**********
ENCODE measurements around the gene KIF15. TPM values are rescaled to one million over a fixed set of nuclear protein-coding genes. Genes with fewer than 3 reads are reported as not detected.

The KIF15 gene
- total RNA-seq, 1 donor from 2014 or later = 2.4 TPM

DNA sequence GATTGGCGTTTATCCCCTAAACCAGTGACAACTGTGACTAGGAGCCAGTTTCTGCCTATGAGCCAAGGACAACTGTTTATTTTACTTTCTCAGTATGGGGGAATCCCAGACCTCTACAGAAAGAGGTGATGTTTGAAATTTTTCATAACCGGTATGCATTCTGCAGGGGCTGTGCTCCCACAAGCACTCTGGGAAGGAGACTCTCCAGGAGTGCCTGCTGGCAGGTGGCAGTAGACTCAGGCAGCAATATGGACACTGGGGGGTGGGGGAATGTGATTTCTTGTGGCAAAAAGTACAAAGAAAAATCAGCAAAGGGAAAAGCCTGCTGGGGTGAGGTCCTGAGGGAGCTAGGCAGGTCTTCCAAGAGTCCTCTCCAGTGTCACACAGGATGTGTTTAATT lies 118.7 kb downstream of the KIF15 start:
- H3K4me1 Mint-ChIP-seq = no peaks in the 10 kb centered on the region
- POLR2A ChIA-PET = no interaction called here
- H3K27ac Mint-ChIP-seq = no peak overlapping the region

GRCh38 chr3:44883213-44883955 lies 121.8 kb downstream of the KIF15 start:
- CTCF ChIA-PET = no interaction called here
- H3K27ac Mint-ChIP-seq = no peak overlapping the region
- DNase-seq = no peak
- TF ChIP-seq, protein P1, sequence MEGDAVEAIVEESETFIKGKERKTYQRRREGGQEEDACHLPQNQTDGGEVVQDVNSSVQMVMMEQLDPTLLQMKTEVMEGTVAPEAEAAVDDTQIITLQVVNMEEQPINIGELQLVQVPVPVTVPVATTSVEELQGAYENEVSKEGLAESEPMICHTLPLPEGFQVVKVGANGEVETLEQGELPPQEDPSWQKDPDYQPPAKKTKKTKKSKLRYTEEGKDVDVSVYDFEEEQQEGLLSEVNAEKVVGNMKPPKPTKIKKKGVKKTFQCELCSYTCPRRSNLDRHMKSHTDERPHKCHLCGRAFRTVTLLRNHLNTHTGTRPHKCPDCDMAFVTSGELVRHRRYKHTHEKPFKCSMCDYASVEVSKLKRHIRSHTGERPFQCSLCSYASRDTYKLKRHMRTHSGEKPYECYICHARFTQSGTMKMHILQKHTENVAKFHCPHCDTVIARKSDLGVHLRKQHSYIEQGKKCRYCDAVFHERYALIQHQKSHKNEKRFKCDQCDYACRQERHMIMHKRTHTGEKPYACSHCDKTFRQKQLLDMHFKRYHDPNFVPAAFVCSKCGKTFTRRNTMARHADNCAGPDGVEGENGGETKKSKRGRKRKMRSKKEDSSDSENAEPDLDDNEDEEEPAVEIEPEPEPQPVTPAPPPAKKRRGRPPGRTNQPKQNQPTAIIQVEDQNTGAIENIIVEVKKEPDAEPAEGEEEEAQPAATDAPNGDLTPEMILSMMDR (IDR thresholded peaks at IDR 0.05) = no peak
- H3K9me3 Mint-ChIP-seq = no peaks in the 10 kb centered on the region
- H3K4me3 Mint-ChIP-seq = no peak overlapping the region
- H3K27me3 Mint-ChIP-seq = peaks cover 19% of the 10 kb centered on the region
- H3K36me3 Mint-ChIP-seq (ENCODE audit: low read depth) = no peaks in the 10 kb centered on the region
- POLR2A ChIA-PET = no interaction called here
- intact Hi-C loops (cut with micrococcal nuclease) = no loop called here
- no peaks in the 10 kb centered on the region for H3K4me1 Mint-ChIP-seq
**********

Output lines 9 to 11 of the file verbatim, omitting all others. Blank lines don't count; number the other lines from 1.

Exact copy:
- CTCF ChIA-PET = no interaction called here
- H3K27ac Mint-ChIP-seq = no peak overlapping the region
- DNase-seq = no peak